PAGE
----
Physicochemical tools for studying virus interactions with targeted cell membranes in a molecular and spatiotemporally resolved context
The objective of this critical review is to provide an overview of how emerging bioanalytical techniques are expanding our understanding of the complex physicochemical nature of virus interactions with host cell surfaces. Herein, selected model viruses representing both non-enveloped (simian virus 40 and human norovirus) and enveloped (influenza A virus, human herpes simplex virus, and human immunodeficiency virus type 1) viruses are highlighted. The technologies covered utilize a wide range of cell membrane mimics, from supported lipid bilayers (SLBs) containing a single purified host membrane component to SLBs derived from the plasma membrane of a target cell, which can be compared with live-cell experiments to better understand the role of individual interaction pairs in virus attachment and entry. These platforms are used to quantify binding strengths, residence times, diffusion characteristics, and binding kinetics down to the single virus particle and single receptor, and even to provide assessments of multivalent interactions. The technologies covered herein are surface plasmon resonance (SPR), quartz crystal microbalance with dissipation (QCM-D), dynamic force spectroscopy (DFS), total internal reflection fluorescence (TIRF) microscopy combined with equilibrium fluctuation analysis (EFA) and single particle tracking (SPT), and finally confocal microscopy using multi-labeling techniques to visualize entry of individual virus particles in live cells. Considering the growing scientific and societal needs for untangling, and interfering with, the complex mechanisms of virus binding and entry, we hope that this review will stimulate the community to implement these emerging tools and strategies in conjunction with more traditional methods. The gained knowledge will not only contribute to a better understanding of the virus biology, but may also facilitate the design of effective inhibitors to block virus entry.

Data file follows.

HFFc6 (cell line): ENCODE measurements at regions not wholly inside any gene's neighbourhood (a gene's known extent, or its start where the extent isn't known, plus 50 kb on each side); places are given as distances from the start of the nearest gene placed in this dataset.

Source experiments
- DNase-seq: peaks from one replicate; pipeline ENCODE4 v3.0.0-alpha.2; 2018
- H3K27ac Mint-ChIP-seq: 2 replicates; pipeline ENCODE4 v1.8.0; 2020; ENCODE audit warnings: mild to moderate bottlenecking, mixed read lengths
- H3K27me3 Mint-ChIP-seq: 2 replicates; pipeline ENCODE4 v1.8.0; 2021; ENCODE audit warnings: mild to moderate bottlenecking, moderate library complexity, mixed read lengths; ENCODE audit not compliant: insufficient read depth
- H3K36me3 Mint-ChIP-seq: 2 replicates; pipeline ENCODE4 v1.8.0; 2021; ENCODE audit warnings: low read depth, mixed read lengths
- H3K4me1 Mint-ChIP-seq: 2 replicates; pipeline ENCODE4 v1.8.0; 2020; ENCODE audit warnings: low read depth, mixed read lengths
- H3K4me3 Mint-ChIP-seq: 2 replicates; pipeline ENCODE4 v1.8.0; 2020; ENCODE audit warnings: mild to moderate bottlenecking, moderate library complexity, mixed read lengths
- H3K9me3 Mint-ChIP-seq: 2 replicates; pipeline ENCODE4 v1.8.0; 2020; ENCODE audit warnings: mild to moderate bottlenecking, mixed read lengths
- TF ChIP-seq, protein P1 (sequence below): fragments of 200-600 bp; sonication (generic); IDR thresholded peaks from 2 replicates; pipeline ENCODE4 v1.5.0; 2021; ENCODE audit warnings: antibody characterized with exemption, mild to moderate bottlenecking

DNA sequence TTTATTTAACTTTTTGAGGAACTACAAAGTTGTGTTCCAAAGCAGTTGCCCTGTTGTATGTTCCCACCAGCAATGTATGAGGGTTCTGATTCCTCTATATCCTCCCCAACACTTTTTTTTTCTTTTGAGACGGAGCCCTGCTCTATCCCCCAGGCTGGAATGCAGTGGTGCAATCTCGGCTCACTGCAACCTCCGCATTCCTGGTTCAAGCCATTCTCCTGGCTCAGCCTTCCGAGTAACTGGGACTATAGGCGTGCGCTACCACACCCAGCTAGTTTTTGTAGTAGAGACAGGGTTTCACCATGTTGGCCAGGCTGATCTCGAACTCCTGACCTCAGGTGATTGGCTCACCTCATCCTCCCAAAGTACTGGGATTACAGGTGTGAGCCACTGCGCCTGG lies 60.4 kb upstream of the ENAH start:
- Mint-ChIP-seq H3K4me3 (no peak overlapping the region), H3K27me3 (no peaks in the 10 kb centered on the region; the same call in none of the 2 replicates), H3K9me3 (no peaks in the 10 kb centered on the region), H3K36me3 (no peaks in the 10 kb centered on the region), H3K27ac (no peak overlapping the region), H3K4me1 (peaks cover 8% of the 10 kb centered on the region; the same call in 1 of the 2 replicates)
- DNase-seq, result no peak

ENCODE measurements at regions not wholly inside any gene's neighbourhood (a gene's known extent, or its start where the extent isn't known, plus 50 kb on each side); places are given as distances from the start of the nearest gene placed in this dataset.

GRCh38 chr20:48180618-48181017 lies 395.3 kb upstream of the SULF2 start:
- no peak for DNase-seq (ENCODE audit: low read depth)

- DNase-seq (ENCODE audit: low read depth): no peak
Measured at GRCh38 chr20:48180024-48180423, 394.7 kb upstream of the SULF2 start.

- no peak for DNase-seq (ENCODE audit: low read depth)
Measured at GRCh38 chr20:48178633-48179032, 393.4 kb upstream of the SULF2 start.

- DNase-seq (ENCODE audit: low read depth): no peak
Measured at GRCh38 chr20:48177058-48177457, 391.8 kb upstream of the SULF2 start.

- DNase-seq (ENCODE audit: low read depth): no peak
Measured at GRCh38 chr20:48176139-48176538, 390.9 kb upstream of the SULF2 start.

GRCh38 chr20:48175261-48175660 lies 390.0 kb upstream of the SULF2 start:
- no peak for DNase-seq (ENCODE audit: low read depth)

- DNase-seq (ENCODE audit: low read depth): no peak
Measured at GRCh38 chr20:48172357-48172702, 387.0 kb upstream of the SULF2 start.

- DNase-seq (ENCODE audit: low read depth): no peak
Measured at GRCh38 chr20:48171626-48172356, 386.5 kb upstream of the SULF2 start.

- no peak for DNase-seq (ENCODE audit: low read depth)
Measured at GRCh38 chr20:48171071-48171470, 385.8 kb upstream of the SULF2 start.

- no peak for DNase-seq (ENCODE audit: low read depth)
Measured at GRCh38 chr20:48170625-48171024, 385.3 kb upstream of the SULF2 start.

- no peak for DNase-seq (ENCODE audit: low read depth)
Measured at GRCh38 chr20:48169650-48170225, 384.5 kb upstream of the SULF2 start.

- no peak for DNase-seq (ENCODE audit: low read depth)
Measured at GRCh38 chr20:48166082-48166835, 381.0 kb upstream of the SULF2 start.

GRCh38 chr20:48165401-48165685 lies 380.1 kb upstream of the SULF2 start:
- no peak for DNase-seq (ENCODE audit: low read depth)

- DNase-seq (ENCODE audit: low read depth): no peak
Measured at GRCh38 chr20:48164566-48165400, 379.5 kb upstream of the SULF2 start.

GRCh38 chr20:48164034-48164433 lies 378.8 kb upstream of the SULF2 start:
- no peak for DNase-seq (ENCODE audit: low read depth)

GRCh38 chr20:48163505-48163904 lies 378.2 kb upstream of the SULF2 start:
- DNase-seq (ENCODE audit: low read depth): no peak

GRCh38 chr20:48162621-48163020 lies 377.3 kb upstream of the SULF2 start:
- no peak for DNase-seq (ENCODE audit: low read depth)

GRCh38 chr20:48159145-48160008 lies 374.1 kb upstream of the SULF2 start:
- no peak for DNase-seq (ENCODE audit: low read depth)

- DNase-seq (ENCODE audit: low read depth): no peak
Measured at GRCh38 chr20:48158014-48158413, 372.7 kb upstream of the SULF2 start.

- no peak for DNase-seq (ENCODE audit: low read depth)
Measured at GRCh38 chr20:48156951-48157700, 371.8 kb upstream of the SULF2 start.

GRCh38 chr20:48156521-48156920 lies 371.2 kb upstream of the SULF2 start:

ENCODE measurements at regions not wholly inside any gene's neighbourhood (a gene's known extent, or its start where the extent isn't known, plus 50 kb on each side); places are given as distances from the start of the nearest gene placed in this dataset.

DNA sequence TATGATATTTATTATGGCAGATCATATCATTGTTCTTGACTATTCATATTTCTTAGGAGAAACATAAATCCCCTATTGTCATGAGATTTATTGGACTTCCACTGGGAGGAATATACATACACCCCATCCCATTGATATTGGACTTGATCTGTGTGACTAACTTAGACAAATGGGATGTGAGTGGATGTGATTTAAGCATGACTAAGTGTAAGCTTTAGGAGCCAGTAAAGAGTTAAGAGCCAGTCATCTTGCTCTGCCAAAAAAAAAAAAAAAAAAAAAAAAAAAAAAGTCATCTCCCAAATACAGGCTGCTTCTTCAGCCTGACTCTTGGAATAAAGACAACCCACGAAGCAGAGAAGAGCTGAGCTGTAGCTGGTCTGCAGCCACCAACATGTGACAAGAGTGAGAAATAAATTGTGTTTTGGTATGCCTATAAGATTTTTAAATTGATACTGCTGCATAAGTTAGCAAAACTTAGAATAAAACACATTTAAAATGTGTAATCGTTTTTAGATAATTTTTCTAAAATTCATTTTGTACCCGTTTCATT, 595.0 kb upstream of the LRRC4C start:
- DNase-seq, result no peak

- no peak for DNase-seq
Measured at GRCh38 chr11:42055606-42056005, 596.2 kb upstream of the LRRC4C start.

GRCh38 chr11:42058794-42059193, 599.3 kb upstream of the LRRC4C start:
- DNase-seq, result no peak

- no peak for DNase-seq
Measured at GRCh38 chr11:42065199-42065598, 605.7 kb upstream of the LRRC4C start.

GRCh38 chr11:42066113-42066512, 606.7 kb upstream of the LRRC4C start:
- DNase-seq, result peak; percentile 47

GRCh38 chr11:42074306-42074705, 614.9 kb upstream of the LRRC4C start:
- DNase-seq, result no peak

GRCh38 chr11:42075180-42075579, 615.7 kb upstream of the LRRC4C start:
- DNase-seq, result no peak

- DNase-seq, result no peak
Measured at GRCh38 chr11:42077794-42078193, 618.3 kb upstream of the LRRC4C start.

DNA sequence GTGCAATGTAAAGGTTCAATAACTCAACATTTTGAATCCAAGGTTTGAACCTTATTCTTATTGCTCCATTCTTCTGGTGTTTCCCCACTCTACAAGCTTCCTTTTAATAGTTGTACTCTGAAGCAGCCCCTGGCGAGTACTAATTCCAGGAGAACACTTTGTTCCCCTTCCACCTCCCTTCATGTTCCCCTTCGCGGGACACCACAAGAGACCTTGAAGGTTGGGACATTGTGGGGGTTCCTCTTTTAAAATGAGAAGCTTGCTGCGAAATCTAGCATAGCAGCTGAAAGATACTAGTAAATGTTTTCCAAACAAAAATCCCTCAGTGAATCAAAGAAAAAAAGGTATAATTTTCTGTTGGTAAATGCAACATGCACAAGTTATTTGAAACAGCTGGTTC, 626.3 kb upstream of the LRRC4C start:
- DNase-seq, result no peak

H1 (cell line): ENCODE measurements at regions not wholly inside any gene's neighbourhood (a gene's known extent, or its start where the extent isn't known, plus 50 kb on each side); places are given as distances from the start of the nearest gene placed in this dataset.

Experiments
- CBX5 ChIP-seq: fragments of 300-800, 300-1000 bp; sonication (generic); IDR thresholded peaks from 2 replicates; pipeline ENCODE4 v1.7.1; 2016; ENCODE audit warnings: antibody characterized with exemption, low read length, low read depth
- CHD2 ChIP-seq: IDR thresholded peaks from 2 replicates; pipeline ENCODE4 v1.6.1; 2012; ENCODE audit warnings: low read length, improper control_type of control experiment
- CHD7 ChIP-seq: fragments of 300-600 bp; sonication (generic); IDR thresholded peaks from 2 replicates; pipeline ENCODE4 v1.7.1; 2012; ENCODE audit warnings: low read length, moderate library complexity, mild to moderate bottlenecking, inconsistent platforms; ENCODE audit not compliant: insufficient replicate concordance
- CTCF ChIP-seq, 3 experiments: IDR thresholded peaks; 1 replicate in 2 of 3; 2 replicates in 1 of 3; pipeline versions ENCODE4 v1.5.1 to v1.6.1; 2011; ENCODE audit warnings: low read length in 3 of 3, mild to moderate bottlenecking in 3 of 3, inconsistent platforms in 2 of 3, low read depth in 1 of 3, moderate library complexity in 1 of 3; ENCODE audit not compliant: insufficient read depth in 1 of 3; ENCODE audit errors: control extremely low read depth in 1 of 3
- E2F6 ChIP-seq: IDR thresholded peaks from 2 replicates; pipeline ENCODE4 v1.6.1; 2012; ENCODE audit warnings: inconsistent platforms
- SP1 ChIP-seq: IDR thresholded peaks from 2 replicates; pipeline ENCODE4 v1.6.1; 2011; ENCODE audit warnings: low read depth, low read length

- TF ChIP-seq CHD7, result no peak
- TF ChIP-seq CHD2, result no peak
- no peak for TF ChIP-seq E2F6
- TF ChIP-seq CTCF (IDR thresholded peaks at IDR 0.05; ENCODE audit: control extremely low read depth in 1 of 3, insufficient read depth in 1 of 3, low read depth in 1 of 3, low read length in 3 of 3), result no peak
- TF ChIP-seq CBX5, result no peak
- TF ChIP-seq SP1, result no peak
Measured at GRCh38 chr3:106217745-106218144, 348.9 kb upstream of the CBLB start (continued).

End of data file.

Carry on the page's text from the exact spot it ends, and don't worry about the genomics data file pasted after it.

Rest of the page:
Single particle tracking
Virus protein to host membrane interactions
Total internal reflection fluorescence microscopy
Quartz crystal microbalance with dissipation
Equilibrium fluctuation analysis
Dynamic force spectroscopy